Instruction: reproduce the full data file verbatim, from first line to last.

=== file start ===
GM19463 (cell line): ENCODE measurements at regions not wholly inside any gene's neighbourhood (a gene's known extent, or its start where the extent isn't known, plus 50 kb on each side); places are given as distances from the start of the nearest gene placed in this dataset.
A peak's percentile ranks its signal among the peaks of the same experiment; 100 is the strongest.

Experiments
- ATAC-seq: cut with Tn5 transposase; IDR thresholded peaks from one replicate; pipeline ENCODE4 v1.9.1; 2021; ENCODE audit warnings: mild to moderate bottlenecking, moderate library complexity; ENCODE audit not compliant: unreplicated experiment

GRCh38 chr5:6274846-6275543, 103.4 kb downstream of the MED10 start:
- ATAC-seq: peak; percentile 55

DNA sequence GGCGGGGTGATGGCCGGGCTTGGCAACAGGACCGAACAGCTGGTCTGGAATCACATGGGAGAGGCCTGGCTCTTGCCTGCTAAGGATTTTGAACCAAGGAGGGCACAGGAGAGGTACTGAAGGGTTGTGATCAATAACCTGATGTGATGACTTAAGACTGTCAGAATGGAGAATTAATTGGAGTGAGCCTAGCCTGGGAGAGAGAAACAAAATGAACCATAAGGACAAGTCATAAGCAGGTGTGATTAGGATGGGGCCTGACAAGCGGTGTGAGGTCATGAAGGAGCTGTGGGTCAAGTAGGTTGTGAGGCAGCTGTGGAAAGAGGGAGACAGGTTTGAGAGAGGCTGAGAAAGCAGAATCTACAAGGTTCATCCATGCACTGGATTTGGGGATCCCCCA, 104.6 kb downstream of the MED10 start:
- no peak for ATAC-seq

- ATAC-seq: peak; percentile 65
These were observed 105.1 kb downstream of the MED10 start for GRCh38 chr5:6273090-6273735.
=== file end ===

GM19463 (cell line): ENCODE measurements at regions not wholly inside any gene's neighbourhood (a gene's known extent, or its start where the extent isn't known, plus 50 kb on each side); places are given as distances from the start of the nearest gene placed in this dataset.
A peak's percentile ranks its signal among the peaks of the same experiment; 100 is the strongest.

Experiments
- ATAC-seq: cut with Tn5 transposase; IDR thresholded peaks from one replicate; pipeline ENCODE4 v1.9.1; 2021; ENCODE audit warnings: mild to moderate bottlenecking, moderate library complexity; ENCODE audit not compliant: unreplicated experiment

GRCh38 chr5:6274846-6275543, 103.4 kb downstream of the MED10 start:
- ATAC-seq: peak; percentile 55

DNA sequence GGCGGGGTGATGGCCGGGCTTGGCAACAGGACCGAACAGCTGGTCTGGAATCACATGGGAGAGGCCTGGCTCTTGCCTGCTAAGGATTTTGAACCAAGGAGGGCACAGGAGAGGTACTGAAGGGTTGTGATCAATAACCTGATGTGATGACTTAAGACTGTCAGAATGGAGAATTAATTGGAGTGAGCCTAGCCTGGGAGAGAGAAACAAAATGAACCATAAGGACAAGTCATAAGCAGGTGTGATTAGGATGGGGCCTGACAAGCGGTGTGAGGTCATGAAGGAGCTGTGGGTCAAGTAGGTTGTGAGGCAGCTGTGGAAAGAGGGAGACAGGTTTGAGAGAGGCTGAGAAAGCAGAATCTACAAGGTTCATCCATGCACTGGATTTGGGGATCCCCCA, 104.6 kb downstream of the MED10 start:
- no peak for ATAC-seq

- ATAC-seq: peak; percentile 65
These were observed 105.1 kb downstream of the MED10 start for GRCh38 chr5:6273090-6273735.